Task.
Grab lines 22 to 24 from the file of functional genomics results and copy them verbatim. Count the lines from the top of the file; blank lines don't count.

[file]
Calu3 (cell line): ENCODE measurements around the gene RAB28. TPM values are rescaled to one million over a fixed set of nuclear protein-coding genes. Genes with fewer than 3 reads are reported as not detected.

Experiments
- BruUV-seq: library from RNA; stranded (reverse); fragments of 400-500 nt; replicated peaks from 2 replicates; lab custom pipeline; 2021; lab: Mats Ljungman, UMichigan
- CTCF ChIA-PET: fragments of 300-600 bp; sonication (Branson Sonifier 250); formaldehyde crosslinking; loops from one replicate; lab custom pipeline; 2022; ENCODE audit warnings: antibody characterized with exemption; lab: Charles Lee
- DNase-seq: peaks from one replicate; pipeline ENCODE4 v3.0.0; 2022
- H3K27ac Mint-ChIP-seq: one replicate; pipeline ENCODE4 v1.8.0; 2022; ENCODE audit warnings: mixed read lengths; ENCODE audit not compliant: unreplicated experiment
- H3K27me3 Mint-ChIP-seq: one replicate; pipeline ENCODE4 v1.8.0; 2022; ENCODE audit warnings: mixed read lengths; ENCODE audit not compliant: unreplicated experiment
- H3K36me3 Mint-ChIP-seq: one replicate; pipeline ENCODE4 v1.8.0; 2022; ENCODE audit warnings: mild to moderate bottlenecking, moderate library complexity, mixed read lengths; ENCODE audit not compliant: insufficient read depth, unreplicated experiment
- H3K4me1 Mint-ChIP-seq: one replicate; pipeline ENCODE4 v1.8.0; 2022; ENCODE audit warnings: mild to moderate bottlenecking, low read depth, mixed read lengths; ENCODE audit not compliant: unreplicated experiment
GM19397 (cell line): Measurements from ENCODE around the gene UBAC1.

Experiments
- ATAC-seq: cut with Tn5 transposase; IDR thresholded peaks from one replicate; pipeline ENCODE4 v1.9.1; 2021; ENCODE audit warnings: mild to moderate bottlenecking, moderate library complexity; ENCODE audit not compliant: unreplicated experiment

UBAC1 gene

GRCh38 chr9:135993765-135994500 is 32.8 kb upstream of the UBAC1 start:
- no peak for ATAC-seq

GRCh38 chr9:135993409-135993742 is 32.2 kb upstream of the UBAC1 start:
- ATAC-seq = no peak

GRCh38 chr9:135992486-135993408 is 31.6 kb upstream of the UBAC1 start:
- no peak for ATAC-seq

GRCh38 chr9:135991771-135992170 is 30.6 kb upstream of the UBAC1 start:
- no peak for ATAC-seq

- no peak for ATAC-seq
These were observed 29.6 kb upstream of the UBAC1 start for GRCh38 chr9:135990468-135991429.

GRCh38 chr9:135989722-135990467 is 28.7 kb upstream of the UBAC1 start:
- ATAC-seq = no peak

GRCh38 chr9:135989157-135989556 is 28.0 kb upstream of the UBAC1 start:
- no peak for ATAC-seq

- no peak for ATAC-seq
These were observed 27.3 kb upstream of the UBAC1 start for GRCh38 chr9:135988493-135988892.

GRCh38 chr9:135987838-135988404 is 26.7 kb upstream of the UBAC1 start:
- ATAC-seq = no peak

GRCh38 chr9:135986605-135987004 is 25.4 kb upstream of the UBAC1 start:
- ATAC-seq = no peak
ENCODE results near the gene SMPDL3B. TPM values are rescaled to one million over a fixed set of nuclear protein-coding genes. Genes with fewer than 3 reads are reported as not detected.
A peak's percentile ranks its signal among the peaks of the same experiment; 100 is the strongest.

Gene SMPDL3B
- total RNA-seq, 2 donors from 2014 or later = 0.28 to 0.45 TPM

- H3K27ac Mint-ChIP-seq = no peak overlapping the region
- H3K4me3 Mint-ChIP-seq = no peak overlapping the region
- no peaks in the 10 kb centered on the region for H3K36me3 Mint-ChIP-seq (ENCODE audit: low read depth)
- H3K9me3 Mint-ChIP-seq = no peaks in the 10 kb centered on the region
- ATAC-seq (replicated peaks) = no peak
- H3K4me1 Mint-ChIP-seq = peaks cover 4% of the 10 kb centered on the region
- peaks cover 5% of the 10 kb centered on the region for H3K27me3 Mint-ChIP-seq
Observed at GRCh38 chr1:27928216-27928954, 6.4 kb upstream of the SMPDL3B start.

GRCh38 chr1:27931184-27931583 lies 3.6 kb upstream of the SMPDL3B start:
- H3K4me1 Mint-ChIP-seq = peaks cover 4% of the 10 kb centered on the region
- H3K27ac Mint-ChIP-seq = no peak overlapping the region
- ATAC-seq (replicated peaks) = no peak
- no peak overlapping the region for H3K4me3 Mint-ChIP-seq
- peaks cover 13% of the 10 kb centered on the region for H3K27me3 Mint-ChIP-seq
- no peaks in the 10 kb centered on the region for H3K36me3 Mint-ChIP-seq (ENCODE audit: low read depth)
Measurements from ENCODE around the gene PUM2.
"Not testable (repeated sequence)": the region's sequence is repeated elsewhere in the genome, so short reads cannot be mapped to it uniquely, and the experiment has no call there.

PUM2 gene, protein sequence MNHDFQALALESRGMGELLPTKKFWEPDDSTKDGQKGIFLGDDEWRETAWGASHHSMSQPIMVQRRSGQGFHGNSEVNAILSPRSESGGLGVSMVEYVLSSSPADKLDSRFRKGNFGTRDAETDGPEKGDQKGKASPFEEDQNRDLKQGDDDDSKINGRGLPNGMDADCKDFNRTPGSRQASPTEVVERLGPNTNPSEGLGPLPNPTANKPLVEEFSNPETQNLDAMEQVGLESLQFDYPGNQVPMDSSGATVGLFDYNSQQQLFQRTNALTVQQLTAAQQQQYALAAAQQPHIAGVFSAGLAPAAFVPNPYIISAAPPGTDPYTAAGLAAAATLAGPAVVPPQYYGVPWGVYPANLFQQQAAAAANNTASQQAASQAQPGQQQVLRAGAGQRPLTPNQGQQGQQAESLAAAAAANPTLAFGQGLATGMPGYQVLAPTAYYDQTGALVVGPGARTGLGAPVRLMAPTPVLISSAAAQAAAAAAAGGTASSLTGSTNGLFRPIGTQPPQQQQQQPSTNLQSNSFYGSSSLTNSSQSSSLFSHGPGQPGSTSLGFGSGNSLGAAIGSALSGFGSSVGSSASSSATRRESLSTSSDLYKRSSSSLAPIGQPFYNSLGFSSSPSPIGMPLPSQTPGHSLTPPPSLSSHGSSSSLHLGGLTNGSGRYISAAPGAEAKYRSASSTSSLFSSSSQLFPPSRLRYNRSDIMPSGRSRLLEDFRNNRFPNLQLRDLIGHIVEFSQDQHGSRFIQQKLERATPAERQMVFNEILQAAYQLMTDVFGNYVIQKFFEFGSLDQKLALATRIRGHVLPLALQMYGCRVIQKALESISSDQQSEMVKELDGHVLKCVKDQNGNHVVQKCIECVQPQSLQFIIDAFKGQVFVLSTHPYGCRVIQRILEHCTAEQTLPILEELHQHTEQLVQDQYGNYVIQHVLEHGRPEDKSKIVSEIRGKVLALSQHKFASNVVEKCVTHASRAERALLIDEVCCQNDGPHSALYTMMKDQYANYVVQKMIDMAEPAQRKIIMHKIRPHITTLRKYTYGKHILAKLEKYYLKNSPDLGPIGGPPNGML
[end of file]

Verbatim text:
- no peak for ATAC-seq
These were observed 29.6 kb upstream of the UBAC1 start for GRCh38 chr9:135990468-135991429.

GRCh38 chr9:135989722-135990467 is 28.7 kb upstream of the UBAC1 start: